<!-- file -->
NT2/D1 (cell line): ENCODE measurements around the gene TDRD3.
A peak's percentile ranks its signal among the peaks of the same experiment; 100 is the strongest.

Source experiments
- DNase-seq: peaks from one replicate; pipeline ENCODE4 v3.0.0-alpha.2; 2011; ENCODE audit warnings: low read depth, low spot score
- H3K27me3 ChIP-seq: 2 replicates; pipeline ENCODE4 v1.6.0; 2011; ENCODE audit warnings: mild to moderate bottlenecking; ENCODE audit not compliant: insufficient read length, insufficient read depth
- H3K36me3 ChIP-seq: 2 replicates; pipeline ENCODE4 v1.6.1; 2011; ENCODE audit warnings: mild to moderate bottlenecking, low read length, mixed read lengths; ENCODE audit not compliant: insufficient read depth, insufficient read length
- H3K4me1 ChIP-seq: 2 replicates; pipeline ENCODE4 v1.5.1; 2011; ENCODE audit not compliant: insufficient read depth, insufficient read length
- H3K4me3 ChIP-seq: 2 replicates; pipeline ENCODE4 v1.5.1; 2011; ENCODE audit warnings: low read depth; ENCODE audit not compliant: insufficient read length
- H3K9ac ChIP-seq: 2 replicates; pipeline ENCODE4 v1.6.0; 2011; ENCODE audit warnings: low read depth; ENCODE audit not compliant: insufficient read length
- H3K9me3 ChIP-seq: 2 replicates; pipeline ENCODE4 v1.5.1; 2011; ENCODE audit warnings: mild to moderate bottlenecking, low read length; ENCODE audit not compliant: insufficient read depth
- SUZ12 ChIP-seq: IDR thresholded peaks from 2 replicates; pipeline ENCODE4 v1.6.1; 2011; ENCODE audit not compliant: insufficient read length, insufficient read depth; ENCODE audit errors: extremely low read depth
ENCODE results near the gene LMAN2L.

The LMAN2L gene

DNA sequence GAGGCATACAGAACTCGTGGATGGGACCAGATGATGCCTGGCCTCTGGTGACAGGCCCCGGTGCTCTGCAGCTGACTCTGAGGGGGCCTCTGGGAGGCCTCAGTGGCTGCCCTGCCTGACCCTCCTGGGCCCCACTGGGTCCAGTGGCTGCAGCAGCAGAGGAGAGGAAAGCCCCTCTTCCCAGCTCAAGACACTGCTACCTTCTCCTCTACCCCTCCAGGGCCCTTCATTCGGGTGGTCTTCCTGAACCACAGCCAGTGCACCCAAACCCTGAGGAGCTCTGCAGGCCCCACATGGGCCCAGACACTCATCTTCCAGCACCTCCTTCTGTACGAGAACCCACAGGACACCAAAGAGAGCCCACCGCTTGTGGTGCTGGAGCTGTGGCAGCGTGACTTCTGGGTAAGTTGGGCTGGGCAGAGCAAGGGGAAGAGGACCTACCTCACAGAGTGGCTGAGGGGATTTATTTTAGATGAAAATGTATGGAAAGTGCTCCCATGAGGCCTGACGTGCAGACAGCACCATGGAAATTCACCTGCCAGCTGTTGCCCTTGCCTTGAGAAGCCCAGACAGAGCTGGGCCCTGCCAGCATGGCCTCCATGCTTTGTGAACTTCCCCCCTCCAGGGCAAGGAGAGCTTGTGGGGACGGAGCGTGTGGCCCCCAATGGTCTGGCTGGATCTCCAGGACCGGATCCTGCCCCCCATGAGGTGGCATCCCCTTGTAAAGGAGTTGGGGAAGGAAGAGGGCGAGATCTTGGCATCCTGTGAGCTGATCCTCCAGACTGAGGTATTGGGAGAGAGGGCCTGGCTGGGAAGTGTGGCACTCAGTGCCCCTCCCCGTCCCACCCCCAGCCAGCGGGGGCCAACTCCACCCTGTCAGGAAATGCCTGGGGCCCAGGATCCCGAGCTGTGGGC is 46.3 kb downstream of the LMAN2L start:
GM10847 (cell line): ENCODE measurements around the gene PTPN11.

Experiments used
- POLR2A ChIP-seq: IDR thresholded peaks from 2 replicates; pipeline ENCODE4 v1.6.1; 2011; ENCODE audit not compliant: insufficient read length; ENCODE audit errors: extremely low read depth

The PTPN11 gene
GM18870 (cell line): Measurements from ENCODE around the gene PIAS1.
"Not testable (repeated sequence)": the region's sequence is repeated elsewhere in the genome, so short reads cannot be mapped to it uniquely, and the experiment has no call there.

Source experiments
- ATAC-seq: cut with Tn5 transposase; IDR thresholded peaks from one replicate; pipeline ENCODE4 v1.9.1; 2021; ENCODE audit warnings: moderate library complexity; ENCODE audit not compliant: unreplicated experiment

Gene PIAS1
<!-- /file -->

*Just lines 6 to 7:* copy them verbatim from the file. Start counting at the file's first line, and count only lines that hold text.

- H3K36me3 ChIP-seq: 2 replicates; pipeline ENCODE4 v1.6.1; 2011; ENCODE audit warnings: mild to moderate bottlenecking, low read length, mixed read lengths; ENCODE audit not compliant: insufficient read depth, insufficient read length
- H3K4me1 ChIP-seq: 2 replicates; pipeline ENCODE4 v1.5.1; 2011; ENCODE audit not compliant: insufficient read depth, insufficient read length